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Close-Up: Andrew Jennings, CEO, Karstadt

Karstadt boss Andrew Jennings’ parting gift to the retailer is a very British makeover.

With the store’s bright open-plan spaces, modern finishes and a decidedly global product mix, I feel as if I could be in any international department store as I walk through Karstadt’s Düsseldorf flagship in the hours before its grand unveiling after two years in development. Celebrities such as Dita Von Teese and model Poppy Delevingne are about to descend on the store for its British-themed launch event, Feel London.

This focus on British brands will be rolled out simultaneously across Karstadt’s 83 stores, plus its 28 sports stores (according to Karstadt, it is the largest sportswear retailer in Germany). The business is bringing brands such as Reiss, Radley, Whistles, French Connection, Ted Baker, All Saints, Phase Eight, Wallis, Dune, Kurt Geiger, Hunter, Jeff Banks, Ben Sherman, Burberry, New Look, Karen Millen and Lipsy to German consumers, as well as launching Topshop and Topman onto the country’s high streets via shop-in-shops.

And if the product mix aren’t clear enough, then the red telephone boxes and bowler hats suspended from the ceiling and hanging from coat racks dotted around the store confirm Karstadt is serving up a little slice of London in Düsseldorf.

“We feel it’s cool, it has inspiration today and there have been some great designers that have come from London fashion schools,” says Andrew Jennings, the German department store’s chief executive, who will leave the business when his contract expires in December. “It’s not just us, Bloomingdale’s [in New York] has just run a London promotion, and Printemps [in Paris] is in the middle of doing something similar.”

This attitude is indicative of Jennings’ undeniably impressive international track record over a career spanning 39 years, with stints at Harrods and House of Fraser in the UK, Brown Thomas in the Republic of Ireland, Holt Renfrew in Canada, Saks Fifth Avenue in the US, and more recently the turnaround of $2.8bn [£1.77bn] 400-store South African retailer Woolworths. “Six countries, two hemispheres, three continents. It’s been great fun,” he says, proudly chiming in before I can finish reeling off his CV.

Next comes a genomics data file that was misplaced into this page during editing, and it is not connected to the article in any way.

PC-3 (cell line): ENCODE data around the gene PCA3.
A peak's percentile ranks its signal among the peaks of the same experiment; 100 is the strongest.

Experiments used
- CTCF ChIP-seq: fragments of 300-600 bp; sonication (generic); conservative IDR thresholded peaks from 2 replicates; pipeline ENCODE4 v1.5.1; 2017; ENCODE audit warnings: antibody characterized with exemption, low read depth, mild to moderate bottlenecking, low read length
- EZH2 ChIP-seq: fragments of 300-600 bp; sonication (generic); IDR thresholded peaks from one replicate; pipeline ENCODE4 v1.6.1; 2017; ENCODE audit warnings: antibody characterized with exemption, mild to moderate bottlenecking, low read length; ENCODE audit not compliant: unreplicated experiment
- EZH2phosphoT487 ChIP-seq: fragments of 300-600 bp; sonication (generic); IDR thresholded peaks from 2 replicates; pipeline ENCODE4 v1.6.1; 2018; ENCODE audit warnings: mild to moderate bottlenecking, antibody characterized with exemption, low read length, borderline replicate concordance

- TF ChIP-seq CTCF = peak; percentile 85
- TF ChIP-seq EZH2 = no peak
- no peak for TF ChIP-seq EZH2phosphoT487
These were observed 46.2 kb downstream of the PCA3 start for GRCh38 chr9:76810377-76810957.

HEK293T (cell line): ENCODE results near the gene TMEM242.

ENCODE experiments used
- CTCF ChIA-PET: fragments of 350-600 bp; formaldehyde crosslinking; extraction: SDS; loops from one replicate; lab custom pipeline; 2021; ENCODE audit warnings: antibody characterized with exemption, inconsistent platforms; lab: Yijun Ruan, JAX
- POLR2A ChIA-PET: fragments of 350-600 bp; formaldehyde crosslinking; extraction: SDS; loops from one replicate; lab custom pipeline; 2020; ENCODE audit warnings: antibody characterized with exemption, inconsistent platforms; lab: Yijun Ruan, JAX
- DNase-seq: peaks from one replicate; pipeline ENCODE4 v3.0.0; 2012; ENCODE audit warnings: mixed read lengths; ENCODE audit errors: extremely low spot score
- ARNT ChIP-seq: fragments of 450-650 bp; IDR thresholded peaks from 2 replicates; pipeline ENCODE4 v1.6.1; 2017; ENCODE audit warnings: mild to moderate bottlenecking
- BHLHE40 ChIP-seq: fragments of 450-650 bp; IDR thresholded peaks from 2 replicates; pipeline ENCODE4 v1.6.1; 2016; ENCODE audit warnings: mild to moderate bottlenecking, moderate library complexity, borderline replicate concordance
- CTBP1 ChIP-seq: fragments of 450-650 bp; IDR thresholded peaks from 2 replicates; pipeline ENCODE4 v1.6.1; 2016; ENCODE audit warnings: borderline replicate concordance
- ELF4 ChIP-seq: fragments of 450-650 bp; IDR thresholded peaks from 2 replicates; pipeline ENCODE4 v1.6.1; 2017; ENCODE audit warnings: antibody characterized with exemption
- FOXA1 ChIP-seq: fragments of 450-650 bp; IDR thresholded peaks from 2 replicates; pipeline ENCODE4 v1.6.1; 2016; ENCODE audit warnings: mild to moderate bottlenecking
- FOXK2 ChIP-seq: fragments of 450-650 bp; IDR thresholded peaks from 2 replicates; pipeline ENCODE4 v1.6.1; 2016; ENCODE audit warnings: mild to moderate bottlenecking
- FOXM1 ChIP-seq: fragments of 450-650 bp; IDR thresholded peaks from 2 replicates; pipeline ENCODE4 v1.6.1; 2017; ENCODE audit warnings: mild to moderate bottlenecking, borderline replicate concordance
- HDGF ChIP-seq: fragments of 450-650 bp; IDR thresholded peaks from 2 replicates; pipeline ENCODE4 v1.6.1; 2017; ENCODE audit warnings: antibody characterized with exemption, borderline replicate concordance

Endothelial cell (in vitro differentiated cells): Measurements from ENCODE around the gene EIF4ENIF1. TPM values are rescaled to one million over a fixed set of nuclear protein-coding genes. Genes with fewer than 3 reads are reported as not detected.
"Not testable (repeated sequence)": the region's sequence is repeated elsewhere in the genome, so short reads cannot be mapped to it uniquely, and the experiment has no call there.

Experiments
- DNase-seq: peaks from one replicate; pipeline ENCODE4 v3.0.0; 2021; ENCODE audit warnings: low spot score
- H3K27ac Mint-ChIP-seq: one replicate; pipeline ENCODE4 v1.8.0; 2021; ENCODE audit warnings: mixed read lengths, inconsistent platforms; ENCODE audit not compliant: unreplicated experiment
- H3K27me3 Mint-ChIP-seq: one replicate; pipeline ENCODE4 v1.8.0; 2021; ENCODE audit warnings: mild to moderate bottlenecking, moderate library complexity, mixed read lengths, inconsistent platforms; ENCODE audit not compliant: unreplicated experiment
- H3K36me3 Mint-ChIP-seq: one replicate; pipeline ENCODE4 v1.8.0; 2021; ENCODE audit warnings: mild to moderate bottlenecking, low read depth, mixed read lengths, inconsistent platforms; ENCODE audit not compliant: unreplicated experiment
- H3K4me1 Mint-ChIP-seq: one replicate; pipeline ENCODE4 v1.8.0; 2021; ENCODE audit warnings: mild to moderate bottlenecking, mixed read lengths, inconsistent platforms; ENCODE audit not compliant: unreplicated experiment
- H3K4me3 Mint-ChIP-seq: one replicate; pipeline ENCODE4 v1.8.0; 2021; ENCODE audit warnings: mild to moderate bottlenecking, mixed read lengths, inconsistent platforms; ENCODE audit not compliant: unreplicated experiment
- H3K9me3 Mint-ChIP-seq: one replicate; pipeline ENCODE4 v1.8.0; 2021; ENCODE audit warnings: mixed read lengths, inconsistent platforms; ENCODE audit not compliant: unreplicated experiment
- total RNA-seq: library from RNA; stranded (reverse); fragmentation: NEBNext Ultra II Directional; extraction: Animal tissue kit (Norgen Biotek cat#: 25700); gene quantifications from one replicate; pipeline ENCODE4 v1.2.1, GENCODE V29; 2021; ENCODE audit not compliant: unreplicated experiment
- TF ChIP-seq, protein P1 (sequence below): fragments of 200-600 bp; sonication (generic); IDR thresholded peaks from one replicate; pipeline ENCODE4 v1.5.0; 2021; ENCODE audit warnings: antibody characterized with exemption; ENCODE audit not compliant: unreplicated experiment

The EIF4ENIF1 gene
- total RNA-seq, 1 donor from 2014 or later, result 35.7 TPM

British-born Jennings was appointed to turn around the ailing German business in 2010 and has since been implementing his ‘Karstadt 2015’ strategy to turn it into an international retail destination. As part of the plan, Karstadt has invested about €400m [£335.7m] in refurbishing its store portfolio since 2011, with six-figure sums invested in 42 locations this year and “many millions” spent on the Düsseldorf store alone.

Jennings says when he joined the business it was “totally broken”, adding: “It didn’t have a planning division, there was no focus on the customer, we didn’t understand who we were buying for and we just bought what we bought last year, and we also stocked what our competition were buying. So there was no differentiation.”

Differentiation forms a key part of his Karstadt 2015 strategy. Uncompetitive departments within its stores including multimedia and lighting have been closed to focus on fashion. Jennings hopes the new assortment will also help the retailer appeal to younger consumers.

“I’ve spent my life repositioning businesses and with many of these types of [retailers], historically their customer has become older. And the older you get the less you want to buy, that is a fact of life. We love all of our customers but we need to attract a more modern consumer who wants to shop with us on a regular basis.

So we have put in a customer segmentation programme, which is fantastic. This is the third business I have put it into,” he says.

Those customer groups include: the older ‘classic cross-shopper’, which currently represents about 30% of the business; ‘driven by kids’; the ‘premium cross-shopper’; ‘sport and tech’; ‘my man and me’; ‘gifts and treats’; ‘beauty deluxe’; and ‘fashion and trends’.